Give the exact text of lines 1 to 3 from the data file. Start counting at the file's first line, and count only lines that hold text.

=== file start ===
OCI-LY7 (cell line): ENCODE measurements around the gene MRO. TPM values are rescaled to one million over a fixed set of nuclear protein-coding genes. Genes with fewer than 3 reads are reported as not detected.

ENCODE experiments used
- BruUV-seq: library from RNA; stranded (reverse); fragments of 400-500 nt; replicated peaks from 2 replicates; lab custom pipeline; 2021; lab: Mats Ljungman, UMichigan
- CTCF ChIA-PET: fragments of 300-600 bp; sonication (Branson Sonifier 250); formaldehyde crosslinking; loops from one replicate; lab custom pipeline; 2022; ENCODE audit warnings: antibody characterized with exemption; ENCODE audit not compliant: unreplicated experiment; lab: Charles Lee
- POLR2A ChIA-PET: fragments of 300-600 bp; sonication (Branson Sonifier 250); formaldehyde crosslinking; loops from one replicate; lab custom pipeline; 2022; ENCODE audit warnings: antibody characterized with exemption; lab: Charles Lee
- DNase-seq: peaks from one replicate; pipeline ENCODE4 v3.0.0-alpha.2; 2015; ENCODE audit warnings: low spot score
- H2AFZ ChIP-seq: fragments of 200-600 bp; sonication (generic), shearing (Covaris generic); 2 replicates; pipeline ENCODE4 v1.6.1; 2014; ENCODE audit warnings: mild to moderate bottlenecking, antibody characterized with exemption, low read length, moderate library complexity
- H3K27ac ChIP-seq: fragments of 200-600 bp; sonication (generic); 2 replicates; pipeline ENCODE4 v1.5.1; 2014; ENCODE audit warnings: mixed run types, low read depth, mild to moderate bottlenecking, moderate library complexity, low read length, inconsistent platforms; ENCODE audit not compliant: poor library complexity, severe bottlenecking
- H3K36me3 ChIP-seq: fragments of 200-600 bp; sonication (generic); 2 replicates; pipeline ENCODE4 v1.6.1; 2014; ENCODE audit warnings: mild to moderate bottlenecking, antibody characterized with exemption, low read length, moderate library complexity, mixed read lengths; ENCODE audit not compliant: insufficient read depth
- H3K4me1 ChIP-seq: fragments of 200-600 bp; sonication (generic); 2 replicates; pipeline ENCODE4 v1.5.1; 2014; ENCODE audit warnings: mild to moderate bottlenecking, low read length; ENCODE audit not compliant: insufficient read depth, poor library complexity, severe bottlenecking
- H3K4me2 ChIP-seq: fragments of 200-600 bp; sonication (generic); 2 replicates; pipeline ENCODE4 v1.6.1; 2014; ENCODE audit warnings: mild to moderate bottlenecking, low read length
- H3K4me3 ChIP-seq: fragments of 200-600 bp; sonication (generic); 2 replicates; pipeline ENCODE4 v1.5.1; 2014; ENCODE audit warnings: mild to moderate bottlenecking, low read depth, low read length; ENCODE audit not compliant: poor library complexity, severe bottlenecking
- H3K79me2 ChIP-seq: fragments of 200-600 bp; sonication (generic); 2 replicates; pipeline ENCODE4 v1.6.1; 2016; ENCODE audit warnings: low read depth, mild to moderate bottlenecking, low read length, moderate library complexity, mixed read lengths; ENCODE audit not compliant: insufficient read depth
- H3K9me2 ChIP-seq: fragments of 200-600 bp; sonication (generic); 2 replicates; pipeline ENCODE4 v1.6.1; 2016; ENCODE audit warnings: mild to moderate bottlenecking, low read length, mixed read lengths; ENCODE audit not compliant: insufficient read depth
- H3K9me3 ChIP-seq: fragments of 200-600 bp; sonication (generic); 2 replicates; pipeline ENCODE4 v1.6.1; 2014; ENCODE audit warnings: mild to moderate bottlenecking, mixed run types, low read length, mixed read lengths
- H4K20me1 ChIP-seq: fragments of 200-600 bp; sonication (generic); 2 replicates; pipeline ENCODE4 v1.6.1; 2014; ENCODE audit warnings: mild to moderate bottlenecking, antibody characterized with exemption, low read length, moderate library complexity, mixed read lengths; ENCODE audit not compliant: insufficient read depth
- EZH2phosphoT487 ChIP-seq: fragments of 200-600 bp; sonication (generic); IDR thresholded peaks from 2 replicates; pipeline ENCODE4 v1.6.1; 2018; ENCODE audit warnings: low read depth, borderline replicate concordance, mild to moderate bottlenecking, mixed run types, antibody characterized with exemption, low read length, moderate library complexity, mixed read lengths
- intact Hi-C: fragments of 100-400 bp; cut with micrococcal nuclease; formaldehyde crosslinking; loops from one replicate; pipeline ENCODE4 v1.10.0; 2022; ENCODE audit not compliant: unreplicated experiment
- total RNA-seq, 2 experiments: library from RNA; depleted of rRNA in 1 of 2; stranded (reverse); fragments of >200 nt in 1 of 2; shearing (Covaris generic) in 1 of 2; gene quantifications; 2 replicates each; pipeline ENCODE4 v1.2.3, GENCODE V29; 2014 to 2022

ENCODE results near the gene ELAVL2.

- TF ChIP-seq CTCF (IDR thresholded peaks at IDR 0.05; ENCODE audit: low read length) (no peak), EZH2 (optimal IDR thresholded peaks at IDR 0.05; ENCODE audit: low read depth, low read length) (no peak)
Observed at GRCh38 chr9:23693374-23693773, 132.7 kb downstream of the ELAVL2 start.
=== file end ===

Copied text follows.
OCI-LY7 (cell line): ENCODE measurements around the gene MRO. TPM values are rescaled to one million over a fixed set of nuclear protein-coding genes. Genes with fewer than 3 reads are reported as not detected.

ENCODE experiments used
- BruUV-seq: library from RNA; stranded (reverse); fragments of 400-500 nt; replicated peaks from 2 replicates; lab custom pipeline; 2021; lab: Mats Ljungman, UMichigan